Dubai 2019: Joyful Belinda Bencic wins first title since 2015: Now for a sky-dive!
The Swiss broke the top-10 as a teenager, had wrist surgery, now has stolen Dubai with four top-10 victories
At the end of an extraordinary week of competition in the Dubai Duty Free WTA Championships, it seemed only right that the two women who had fought back from the brink more than any other in the draw should contest the final match.
And in No2 seed Petra Kvitova and the unseeded Belinda Bencic, it would have been hard to find two more popular players in the tournament.
Both had injury stories to tell, though in age, experience and achievements there were huge differences.
Kvitova, almost 29 years old, within touching distance of the No1 ranking more than once, had two Wimbledon titles to her name among 26 career titles.
But her injury back-story, what looked like a career-ending attack in her own home at the end of 2016, is a familiar one to tennis fans. Then the story of her sunny return six months later, after extensive surgery to her playing left hand, was more heart-warming and memorable than anything that had gone before.
Last year, she led the tour with five titles, and this year, she had put together the best start to the season on the WTA tour, 17-3: The title in Sydney, final at the Australian Open, quarters in St Petersburg, and now the final at the Dubai Premier 5.
But the in-form Bencic, who reached No7, made her first Major quarter-final, and won the elite-level Toronto Premier while still a teenager, had to work her way back up the ranks after back injury and then wrist surgery in 2017. From outside the top 300, she was back to 45 in the ranks, and looking fit and strong.
She was a memorable partner to Roger Federer in winning the Hopman Cup, made the semis in Hobart, and won both her Fed Cup matches before an outstanding run in Dubai. Her win over two-time and defending champion Elina Svitolina in a final-set tie-break, and from a break down in that final set, along with three-set wins over No8 seed Aryna Sabalenka—saving six match points—and No3 seed Simona Halep, was impressive indeed.
Now she could go as high as No23 with the title—but that would entail her fourth top-10 victory in a row, and her first win over Kvitova.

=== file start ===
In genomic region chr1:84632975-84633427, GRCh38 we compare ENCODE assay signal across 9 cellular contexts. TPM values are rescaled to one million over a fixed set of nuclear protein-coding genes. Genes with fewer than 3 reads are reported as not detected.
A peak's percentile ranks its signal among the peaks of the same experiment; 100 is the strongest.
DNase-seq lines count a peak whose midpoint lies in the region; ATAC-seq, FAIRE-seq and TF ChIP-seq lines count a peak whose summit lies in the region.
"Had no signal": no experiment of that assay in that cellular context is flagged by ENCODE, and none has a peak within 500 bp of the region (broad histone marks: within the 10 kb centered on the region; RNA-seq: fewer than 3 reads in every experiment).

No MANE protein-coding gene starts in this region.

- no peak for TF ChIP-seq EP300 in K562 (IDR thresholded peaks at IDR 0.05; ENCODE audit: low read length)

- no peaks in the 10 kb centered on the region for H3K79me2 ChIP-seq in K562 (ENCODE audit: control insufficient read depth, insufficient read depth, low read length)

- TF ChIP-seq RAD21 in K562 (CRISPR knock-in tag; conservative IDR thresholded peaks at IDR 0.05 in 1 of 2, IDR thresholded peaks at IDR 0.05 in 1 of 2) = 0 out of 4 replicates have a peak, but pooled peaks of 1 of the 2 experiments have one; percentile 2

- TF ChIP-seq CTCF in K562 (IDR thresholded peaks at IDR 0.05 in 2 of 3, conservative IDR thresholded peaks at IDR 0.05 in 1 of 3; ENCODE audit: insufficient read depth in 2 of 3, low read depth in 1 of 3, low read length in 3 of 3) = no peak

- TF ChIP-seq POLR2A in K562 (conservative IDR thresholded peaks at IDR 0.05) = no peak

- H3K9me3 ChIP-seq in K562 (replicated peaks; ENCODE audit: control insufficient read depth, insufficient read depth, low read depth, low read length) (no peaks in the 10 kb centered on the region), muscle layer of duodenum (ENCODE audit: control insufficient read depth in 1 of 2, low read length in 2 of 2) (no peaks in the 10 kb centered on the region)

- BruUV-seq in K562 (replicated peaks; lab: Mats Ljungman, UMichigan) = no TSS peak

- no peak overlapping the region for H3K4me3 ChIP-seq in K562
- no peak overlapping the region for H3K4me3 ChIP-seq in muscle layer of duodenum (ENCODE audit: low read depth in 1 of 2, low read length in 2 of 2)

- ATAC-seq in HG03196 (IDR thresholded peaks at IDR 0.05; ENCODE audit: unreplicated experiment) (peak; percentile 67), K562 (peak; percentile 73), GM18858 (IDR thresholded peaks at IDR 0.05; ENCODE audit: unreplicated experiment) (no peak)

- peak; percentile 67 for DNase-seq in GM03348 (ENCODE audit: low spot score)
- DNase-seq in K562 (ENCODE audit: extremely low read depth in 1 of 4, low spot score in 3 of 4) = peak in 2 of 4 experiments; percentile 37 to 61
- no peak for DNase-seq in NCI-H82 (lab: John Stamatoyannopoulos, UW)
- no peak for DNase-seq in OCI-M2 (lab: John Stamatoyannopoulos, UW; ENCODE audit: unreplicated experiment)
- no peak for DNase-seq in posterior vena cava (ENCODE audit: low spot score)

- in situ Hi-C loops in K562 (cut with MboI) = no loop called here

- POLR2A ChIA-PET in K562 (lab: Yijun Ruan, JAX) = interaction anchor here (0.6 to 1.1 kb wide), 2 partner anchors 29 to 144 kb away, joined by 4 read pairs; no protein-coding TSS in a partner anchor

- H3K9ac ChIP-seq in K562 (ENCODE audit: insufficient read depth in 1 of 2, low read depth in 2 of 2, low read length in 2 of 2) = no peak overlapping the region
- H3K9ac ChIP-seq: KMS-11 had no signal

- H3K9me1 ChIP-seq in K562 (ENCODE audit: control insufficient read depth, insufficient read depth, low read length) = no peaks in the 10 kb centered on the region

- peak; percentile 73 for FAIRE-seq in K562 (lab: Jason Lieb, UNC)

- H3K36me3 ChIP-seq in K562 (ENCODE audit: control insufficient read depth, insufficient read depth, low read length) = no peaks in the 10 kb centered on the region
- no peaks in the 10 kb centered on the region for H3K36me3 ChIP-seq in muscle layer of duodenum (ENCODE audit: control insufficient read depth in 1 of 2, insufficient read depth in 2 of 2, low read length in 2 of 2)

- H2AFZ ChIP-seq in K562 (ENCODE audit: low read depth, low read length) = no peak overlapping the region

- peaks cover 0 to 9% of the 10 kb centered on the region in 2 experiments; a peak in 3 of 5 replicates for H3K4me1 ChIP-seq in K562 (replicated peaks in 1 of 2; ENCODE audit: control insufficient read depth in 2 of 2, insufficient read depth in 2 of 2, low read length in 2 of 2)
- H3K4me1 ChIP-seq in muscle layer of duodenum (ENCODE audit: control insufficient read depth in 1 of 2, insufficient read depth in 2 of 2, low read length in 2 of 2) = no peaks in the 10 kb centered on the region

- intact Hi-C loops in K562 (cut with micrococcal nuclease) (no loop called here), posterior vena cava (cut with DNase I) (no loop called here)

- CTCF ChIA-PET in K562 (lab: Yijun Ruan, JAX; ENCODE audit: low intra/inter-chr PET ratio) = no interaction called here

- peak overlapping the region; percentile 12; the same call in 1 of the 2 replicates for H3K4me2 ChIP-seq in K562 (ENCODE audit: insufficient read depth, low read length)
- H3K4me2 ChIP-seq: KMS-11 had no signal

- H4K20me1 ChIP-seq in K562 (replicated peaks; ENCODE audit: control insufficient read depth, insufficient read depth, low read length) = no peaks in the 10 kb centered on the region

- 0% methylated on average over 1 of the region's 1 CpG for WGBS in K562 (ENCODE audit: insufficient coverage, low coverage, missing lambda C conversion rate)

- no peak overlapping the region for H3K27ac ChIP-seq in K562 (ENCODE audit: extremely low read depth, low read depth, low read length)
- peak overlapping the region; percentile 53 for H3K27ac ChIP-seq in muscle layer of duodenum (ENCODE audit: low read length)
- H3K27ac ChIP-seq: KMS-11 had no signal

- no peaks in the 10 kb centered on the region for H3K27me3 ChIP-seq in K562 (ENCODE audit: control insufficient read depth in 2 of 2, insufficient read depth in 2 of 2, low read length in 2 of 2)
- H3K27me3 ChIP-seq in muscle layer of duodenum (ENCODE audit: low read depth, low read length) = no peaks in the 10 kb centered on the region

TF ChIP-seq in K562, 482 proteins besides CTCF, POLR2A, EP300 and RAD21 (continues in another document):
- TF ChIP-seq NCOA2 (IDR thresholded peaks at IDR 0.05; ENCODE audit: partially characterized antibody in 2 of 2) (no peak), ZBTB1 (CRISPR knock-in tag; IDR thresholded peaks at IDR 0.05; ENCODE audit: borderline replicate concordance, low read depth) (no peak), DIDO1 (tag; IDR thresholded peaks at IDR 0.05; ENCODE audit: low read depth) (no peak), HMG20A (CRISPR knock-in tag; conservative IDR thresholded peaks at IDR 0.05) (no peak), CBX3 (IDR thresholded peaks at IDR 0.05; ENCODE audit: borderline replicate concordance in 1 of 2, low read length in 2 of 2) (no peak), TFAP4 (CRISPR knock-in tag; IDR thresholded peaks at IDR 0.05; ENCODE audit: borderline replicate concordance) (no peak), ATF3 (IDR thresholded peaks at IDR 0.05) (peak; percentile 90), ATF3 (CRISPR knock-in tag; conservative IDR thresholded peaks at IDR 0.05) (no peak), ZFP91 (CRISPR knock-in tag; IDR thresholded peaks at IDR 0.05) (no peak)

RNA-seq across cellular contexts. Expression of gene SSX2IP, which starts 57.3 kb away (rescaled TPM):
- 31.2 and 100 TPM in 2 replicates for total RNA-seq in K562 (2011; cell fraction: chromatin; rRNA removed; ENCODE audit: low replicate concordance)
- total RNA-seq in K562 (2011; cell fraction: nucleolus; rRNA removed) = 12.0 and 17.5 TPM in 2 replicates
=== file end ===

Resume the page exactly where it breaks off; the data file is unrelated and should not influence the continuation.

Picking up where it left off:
Indeed, the two played one another last month in Melbourne, and it was as convincing a straight-sets win as the other two victories had been for the tall, leftie power of Kvitova.
Here, though, Bencic began as cool as a cucumber, channelling her ‘Federer’ calm as she had promised:
“I’m trying to be as calm as him. I know I’m far, far, far away from that. I’m trying.”
Kvitova had admitted to being tired after her exploits this season, not just from all those matches and three-setters, but also from court hearings about her attack in 2016, and she certainly took time to warm up. Meanwhile, Bencic grabbed a quick break, held for 2-0, and almost broke again. But Kvitova staved off three break points to get on the board.
Bencic broke again, but this time, Kvitova hit straight back, yet still the young Swiss had the advantage, 5-3, and with a spectacular backhand smash, she broke once more for the set, 6-3.
But this would not be Bencic and Kvitova if it were not to go to three sets. The tall Czech upped her aggressive tennis, cut down on the errors, and ran to a 4-0 lead with two breaks of serve.
At last Bencic got on the board, 1-4, but Kvitova was in a groove, thumping angled forehands at will. Two in a row, and she broke again for the set, 6-1.
Remarkably, the stats were a near reversal of the first set, 11 winners to Kvitova for only one by Bencic, but the Czech certainly had the momentum. Could Bencic lift her game, dig in, pull the final match in her favour as she had been doing all week?
It took Kvitova to go off the boil just briefly, first a smash into the net, then a double fault, and she faced three break points. But after swiping a cross-court backhand winner, she double faulted again: Bencic took the lead.
The Swiss backhand, one of the best in the women’s game for its angle and disguise, had come to the party to force a hold, 3-1, while the Kvitova strikes began to look a little tired. All at once, she faced two more break points as her legs struggled to control a low volley. The ever faithful forehand then let her down, and Bencic broke again, 5-2.
The Swiss would face two break-back points, but with the same spirit and confidence she has shown all week, she faced them down and raised her arms in celebration of her third title, and a big one at that.
She will also get close to breaking the top 20, where she undoubtedly belongs. She is, after all, a former No1 junior. But what shone from this victory was her sense of fun, her youthful zest, a real joie de vivre.
She had, she told the crowds at the award ceremony, threatened her father that they would do a sky-dive when she next won a title—and Dubai, tomorrow morning is where it would take place.
Having admitted “This is definitely the fittest I’ve ever felt,” she went on:
“Yeah, it’s the first thing we will do in the morning. I’m providing a lot of heart attacks on the court. Now I’m going to provide heart attacks off the court. I mean it very seriously!”
It is, it transpired, something to tick off her bucket-list—and why not? She has plenty more years of the serious stuff ahead of her.